The Black Warrior waterdog is a species of salamander that inhabits, and is endemic to, streams above the fall line in the Black Warrior River Basin (Basin) in Alabama. The Black Warrior waterdog is a large, aquatic, nocturnal salamander that permanently retains a larval form and external gills throughout its life (Conant and Collins 1998, pp. 419-420). The Black Warrior waterdog inhabits the same areas as the flattened musk turtle (Sternotherus depressus), a species listed as threatened under the Act (52 FR 22418; June 11, 1987). According to Mount (1981, p. 23), optimal habitat for the flattened musk turtle consists of “segment[s] of a free flowing large creek or small river having the following characteristics: (1) Drainage area between 50 and 500 square miles, (2) depth averaging 2 feet, with vegetated shallows alternating with pools at least 3 to 4 feet deep, (3) pools with detectable current, (4) abundance of submerged rocks with crevices, overlapping flat rocks, or accumulations of boulders, (5) abundant molluscan fauna, (6) low silt load and minimal silt deposits, (7) relatively low nutrient content and bacterial count, (8) moderate temperatures (maximum 85 [degrees Fahrenheit (°F)], and (9) minimal pollution by synthetic chemicals and toxic inorganic materials” (Bailey 2014, p. 1). We find that the optimal habitat for the flattened musk turtle, as described by Mount, reflects the optimal habitat for the Black Warrior waterdog with two differences: the Black Warrior waterdog's prey preference is insect larva instead of molluscan fauna, and it uses leaf packs (leaves that accumulate in streams and form leaf bundles behind branches, rocks, and other objects) as shelter and foraging habitat.

Critical Habitat

Critical habitat is defined in section 3 of the Act as:

(1) The specific areas within the geographical area occupied by the species, at the time it is listed in accordance with the Act, on which are found those physical or biological features

(a) Essential to the conservation of the species, and

(b) Which may require special management considerations or protection; and

(2) Specific areas outside the geographical area occupied by the species at the time it is listed, upon a determination that such areas are essential for the conservation of the species.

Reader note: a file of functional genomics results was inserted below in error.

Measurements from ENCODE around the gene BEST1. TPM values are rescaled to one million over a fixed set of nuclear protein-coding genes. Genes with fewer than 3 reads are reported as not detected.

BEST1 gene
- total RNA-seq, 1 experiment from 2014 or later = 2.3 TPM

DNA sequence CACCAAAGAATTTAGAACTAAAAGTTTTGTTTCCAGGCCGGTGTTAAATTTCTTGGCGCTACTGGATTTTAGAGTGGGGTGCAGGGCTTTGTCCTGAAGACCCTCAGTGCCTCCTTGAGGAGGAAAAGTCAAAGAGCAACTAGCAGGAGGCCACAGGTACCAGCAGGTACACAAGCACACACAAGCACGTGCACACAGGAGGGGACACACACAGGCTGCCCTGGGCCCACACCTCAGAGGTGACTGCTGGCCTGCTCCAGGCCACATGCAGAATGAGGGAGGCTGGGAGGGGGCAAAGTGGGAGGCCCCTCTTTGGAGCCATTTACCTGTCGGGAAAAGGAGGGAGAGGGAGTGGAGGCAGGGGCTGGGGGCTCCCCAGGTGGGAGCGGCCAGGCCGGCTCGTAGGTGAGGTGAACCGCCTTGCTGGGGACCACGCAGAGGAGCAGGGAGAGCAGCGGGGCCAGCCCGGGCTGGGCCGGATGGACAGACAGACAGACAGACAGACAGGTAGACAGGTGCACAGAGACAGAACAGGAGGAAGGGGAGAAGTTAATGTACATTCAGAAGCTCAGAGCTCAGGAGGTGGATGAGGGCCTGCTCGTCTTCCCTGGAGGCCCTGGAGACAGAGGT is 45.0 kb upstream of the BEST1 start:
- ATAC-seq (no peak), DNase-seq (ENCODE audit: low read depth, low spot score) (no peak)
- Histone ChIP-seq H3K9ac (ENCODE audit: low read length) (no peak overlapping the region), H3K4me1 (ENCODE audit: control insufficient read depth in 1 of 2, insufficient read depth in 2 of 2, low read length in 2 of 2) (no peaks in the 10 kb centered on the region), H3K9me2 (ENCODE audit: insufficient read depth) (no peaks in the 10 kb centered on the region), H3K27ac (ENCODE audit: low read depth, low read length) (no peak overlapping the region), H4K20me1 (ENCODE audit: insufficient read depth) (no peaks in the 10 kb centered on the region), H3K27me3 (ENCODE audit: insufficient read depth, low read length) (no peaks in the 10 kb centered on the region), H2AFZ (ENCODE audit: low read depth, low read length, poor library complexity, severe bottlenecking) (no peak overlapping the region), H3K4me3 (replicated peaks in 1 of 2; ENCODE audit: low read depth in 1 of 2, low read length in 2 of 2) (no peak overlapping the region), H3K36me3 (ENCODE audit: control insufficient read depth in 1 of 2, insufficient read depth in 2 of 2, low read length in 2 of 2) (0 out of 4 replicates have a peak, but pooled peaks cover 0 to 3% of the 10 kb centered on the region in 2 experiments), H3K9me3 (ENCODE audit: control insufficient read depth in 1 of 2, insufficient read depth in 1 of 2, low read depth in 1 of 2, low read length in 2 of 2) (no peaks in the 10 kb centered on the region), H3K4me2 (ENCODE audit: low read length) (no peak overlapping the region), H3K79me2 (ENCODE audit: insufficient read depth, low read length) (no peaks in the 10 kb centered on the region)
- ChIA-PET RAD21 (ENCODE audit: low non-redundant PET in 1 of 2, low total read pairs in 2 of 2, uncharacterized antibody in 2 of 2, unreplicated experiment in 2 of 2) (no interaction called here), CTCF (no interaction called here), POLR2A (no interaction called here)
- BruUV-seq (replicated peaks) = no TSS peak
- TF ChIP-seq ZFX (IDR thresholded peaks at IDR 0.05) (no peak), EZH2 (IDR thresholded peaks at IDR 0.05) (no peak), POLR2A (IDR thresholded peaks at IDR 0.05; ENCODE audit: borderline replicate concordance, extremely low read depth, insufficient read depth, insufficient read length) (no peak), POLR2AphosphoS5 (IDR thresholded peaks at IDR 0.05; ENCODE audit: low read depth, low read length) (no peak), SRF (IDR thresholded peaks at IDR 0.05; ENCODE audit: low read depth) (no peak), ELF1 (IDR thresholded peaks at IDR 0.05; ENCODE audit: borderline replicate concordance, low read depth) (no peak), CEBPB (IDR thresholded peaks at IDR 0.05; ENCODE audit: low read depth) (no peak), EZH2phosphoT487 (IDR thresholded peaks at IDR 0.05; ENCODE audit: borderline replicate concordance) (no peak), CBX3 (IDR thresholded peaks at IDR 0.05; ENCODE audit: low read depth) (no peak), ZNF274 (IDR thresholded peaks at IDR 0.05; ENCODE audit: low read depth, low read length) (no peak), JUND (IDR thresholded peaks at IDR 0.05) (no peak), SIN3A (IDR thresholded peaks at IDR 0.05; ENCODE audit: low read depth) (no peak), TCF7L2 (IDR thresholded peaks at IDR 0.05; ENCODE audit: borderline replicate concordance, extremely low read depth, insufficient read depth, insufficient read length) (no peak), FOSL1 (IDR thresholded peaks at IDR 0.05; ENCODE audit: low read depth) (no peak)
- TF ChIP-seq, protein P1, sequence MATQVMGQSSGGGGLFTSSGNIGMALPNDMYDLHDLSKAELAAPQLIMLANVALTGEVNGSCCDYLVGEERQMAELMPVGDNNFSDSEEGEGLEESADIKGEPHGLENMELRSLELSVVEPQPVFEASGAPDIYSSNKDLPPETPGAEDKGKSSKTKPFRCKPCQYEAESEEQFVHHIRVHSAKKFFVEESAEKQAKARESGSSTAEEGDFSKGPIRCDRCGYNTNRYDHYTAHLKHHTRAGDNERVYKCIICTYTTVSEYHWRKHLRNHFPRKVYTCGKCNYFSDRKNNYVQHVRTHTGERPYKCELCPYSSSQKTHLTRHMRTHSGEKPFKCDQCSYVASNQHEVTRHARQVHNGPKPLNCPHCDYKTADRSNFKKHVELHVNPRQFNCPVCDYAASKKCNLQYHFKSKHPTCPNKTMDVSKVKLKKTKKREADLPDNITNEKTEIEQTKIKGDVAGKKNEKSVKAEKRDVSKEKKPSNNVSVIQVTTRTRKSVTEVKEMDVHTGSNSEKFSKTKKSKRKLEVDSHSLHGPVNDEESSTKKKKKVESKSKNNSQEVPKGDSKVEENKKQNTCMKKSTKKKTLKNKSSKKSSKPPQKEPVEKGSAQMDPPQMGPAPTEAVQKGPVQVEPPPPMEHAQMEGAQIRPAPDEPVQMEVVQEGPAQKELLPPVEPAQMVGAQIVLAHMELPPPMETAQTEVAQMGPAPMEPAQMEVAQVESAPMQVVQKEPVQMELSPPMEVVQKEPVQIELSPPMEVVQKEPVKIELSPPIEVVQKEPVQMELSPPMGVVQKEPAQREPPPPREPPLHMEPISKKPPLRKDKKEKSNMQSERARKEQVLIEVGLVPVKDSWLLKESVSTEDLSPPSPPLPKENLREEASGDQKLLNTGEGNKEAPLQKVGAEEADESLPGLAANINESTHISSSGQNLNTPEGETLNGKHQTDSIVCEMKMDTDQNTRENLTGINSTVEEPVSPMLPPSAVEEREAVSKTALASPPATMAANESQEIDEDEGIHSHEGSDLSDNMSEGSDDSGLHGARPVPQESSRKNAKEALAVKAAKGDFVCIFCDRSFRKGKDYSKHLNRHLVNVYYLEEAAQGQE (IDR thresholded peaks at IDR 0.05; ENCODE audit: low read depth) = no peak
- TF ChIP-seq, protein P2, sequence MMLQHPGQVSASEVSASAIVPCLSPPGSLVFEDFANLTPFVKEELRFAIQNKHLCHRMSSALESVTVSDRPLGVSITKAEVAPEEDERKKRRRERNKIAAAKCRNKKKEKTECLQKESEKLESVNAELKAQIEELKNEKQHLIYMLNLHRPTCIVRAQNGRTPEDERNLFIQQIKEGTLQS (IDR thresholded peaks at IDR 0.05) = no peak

Our regulations at 50 CFR 424.02 define “geographical area occupied by the species” as an area that may generally be delineated around species' occurrences, as determined by the Secretary (i.e., range). Such areas may include those areas used throughout all or part of the species' life cycle, even if not used on a regular basis (e.g., migratory corridors, seasonal habitats, and habitats used periodically, but not solely by vagrant individuals).

Conservation, as defined under section 3 of the Act, means to use and the use of all methods and procedures that are necessary to bring an endangered or threatened species to the point at which the measures provided pursuant to the Act are no longer necessary. Such methods and procedures include, but are not limited to, all activities associated with scientific resources management such as research, census, law enforcement, habitat acquisition and maintenance, propagation, live trapping, and transplantation, and, in the extraordinary case where population pressures within a given ecosystem cannot be otherwise relieved, may include regulated taking.

Critical habitat receives protection under section 7 of the Act through the requirement that Federal agencies ensure, in consultation with the Service, that any action they authorize, fund, or carry out is not likely to result in the destruction or adverse modification of critical habitat. The designation of critical habitat does not affect land ownership or establish a refuge, wilderness, reserve, preserve, or other conservation area. Such designation does not allow the government or public to access private lands. Such designation does not require implementation of restoration, recovery, or enhancement measures by non-Federal landowners. Where a landowner requests Federal agency funding or authorization for an action that may affect a listed species or critical habitat, the consultation requirements of section 7(a)(2) of the Act would apply, but even in the event of a destruction or adverse modification finding, the obligation of the Federal action agency and the landowner is not to restore or recover the species, but to implement reasonable and prudent alternatives to avoid destruction or adverse modification of critical habitat.